The style of the Greenwich, Conn., house, which was built in the 1910s, is Italianate, and that is the theme that interior designer Connie Beale ran with.
When it came to the master bath, which consists of his and her bathrooms and a shared shower, Beale was limited more by the size of the room, which an architect had reconfigured for the current owners, than by her clients’ imaginations. “The bathroom was already laid out,” says Beale, who, in addition to operating her design firm, has recently opened a home furnishings and accessories store in Greenwich called Button. “It was a generous space, but not massive. But it was the house they were going to stay in, and they wanted something fabulous.”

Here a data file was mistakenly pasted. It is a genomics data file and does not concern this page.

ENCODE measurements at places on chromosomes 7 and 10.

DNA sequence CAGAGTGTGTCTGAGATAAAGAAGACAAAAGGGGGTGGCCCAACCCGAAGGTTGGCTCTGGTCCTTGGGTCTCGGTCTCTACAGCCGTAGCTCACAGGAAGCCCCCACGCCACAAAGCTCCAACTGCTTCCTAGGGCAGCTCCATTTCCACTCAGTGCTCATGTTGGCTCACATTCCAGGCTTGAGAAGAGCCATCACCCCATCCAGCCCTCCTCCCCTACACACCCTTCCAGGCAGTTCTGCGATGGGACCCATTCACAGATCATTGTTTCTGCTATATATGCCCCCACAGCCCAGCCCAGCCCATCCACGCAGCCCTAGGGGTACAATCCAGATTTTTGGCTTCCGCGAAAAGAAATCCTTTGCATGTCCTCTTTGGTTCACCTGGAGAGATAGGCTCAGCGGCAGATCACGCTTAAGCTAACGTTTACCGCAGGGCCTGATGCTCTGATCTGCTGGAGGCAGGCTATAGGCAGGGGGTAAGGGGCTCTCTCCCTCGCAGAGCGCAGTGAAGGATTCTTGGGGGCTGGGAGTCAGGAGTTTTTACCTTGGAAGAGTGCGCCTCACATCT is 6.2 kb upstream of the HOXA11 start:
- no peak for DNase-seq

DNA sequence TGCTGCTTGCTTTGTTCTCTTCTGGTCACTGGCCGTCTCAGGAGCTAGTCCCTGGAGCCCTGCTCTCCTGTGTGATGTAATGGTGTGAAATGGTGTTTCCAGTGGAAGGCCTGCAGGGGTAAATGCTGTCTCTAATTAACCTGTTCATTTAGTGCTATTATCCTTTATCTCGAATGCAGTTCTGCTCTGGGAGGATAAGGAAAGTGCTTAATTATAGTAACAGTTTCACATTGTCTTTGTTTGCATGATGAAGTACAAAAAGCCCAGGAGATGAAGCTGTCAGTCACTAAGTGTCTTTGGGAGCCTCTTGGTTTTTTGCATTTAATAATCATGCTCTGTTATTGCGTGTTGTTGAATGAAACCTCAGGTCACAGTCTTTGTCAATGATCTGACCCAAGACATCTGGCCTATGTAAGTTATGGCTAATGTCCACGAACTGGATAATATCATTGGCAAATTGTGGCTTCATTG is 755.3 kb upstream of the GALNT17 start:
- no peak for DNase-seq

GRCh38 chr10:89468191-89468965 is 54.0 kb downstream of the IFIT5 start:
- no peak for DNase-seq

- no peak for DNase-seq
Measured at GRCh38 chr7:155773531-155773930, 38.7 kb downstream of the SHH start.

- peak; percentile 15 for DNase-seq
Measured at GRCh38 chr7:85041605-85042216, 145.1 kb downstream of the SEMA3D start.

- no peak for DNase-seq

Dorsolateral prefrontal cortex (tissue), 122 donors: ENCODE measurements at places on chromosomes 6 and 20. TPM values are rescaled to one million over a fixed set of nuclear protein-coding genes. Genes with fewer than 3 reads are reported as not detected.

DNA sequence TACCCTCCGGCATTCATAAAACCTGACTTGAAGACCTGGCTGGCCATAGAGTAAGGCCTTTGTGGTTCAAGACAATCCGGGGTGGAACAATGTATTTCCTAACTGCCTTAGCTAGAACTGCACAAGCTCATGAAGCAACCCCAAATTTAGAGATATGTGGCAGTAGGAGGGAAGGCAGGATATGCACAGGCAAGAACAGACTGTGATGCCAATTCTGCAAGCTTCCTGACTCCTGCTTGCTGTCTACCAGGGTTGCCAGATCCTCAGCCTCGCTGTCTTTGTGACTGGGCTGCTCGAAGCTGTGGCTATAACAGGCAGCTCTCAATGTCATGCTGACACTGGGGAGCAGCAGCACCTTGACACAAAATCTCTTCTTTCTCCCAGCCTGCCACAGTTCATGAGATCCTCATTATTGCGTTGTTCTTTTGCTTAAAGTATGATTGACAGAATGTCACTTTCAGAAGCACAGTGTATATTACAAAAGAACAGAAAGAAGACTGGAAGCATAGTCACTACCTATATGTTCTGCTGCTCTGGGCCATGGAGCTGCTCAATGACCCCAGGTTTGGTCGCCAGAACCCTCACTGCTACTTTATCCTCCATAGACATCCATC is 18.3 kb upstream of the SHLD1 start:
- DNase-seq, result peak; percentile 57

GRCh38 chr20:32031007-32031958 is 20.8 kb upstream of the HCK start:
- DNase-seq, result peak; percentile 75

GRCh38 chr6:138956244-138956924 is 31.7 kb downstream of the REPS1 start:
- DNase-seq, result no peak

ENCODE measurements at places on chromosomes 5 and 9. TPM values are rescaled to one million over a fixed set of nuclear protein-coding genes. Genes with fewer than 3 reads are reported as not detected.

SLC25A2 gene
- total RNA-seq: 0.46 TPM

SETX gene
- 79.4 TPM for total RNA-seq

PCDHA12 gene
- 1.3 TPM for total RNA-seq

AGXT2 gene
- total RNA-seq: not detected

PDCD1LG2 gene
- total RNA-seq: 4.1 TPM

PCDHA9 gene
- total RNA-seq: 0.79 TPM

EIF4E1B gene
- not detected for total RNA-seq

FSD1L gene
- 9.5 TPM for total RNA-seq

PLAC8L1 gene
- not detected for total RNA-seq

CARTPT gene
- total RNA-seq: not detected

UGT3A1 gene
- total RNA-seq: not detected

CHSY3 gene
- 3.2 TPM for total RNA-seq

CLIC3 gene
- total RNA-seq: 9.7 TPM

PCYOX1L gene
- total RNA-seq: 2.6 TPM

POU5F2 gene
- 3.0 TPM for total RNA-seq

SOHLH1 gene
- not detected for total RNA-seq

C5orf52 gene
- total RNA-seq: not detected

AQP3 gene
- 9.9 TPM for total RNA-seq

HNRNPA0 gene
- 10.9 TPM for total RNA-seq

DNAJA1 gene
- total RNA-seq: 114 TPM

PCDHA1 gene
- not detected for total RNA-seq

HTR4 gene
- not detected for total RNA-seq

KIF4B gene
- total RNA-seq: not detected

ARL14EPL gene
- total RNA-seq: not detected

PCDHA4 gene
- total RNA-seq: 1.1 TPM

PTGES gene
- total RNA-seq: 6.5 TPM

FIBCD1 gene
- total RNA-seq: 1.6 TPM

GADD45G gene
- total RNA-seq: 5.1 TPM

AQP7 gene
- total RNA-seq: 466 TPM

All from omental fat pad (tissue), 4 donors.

The wife requested very rich textures, and Beale responded with a floor of onyx that, she says, “looks like frozen water.” Three colors of onyx (pink, green, and beige) were woven together in the floor and shower; two darker shades of onyx were used on the husband’s side. All of the cabinetry was custom designed, and an artist painted faux marquetry along the wainscoting. The wife tracked down the antique copper tub in France and had it shipped over. “Most people want a tub, even if they don’t use it,” Beale notes. “No one has time for a bath—they are too busy.” She continued the European touch with French antiques—a hanging vanity mirror by Gilbert Poillerat and a 1940s vanity chair by René Prou. To dress up the vanity, Beale installed glass cabinets that house the wife’s shell collection.
“The bathroom is small, but it’s a jewel box,” Beale says. “And fitting every-thing in was very complicated. The floor, the cabinetry, the windows, and storage—all the pieces had to fit.”
Connie Beale, 203.661.6003, www.conniebeale.com
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